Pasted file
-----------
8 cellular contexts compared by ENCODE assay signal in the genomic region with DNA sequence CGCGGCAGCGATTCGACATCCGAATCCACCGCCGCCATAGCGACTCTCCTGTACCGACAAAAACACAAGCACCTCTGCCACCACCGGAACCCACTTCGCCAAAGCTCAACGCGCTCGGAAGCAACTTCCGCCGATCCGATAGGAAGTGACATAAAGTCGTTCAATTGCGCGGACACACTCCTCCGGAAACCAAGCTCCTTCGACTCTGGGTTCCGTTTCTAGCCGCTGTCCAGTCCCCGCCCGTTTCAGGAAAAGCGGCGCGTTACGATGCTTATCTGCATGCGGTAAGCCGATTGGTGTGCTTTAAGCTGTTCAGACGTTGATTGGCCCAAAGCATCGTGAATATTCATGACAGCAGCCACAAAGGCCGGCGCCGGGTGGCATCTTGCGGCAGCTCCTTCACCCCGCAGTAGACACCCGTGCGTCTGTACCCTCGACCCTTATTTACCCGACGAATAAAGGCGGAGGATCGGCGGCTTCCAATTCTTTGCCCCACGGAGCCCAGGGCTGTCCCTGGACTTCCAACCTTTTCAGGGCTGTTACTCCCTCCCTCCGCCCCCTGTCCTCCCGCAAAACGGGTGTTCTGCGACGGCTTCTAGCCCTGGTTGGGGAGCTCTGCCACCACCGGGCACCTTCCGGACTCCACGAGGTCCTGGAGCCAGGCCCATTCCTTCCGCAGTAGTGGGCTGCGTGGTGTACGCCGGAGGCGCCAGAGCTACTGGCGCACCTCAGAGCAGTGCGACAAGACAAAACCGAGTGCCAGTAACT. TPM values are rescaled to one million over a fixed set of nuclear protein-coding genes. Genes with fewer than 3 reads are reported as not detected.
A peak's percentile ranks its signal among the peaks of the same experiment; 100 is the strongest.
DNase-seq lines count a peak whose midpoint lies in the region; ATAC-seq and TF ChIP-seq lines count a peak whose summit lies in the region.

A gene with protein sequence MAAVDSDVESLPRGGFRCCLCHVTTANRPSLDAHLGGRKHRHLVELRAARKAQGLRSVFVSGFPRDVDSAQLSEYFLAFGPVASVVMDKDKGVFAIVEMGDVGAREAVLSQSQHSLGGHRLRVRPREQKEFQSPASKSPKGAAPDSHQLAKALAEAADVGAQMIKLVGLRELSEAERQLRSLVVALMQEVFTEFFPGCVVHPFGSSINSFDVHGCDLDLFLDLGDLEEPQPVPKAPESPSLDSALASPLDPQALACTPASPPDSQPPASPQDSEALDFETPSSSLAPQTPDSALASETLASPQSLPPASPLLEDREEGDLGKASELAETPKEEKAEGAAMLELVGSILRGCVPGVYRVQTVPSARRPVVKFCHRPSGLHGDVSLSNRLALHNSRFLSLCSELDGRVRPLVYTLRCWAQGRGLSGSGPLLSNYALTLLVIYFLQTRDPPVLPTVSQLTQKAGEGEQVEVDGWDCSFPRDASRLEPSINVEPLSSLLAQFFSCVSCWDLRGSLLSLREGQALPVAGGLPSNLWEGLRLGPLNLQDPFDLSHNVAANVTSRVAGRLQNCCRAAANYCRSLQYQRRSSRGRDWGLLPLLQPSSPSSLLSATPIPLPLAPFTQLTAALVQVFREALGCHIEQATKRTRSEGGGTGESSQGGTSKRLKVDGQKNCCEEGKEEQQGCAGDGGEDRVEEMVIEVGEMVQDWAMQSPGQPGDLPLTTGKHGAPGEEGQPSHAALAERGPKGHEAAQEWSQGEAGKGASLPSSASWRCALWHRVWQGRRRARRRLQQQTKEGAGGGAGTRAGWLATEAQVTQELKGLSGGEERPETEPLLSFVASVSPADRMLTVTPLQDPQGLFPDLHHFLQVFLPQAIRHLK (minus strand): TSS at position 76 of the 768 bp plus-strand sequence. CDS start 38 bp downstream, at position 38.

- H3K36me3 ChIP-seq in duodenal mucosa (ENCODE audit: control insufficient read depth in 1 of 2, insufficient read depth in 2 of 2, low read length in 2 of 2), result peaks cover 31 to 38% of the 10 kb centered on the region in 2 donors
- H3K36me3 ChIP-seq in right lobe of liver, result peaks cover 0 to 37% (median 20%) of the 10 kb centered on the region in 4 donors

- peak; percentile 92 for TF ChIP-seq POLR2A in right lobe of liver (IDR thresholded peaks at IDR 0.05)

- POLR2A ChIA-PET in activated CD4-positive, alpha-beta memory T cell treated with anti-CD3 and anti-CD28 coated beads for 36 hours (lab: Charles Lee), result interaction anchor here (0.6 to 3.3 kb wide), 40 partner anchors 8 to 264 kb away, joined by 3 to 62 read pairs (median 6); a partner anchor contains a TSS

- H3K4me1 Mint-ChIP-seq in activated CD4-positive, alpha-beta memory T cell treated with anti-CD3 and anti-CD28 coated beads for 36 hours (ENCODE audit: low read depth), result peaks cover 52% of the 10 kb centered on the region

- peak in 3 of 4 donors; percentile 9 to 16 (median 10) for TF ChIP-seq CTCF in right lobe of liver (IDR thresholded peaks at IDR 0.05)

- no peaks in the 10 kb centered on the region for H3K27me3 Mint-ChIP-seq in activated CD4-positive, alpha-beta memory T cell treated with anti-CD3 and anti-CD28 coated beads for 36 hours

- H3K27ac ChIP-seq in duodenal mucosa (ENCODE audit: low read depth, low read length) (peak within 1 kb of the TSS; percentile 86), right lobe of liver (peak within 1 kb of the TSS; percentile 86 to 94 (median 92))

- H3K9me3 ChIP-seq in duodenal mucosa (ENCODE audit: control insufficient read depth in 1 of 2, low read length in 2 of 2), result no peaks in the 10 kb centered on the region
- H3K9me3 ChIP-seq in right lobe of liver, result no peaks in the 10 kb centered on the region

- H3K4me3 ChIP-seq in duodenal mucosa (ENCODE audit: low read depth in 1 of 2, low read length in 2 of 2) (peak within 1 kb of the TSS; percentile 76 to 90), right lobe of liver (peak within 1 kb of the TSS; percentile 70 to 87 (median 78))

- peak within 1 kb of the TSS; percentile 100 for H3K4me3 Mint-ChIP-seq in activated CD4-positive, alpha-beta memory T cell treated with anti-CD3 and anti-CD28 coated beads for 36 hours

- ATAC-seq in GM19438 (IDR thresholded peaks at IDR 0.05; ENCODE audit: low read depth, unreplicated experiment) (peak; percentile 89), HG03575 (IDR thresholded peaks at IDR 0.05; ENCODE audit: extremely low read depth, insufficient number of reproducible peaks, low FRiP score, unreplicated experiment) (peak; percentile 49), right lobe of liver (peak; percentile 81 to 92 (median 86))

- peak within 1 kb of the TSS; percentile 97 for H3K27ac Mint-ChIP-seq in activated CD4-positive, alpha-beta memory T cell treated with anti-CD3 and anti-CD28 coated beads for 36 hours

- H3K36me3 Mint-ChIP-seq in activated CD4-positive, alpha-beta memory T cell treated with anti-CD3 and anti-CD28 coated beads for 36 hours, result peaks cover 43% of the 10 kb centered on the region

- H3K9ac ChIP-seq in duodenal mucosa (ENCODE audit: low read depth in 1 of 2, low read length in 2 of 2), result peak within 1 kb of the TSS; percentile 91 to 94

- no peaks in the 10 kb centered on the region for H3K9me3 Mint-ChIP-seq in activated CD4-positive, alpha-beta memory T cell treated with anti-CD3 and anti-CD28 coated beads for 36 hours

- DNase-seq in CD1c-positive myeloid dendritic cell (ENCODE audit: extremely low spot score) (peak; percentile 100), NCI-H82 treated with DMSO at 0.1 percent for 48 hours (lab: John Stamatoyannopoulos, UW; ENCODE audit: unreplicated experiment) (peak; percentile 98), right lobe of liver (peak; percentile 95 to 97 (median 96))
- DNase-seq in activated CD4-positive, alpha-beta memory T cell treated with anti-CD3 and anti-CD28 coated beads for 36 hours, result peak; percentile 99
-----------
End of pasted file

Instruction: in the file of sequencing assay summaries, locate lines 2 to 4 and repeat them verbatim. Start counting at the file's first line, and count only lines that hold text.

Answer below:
A peak's percentile ranks its signal among the peaks of the same experiment; 100 is the strongest.
DNase-seq lines count a peak whose midpoint lies in the region; ATAC-seq and TF ChIP-seq lines count a peak whose summit lies in the region.

A gene with protein sequence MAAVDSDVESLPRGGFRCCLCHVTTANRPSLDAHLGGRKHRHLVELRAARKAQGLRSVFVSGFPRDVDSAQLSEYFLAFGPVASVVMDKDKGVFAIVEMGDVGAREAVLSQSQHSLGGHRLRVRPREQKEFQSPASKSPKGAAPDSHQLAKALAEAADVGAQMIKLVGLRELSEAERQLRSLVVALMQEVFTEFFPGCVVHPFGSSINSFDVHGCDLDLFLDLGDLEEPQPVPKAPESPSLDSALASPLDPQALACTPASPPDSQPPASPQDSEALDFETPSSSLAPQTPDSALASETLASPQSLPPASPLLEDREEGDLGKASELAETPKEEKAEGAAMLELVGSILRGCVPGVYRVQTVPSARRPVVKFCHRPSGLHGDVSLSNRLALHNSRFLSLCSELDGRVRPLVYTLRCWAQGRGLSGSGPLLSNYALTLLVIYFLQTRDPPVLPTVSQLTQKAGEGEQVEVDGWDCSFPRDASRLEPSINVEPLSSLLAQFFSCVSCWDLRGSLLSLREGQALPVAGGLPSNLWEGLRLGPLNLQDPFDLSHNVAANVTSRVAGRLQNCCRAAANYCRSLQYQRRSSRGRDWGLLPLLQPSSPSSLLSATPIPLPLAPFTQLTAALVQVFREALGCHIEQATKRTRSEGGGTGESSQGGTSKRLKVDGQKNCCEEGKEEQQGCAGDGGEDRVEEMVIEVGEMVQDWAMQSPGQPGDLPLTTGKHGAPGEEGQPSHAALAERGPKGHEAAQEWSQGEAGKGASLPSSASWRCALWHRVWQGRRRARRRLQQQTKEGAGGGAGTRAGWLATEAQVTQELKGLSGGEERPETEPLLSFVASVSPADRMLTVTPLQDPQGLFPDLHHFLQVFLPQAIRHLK (minus strand): TSS at position 76 of the 768 bp plus-strand sequence. CDS start 38 bp downstream, at position 38.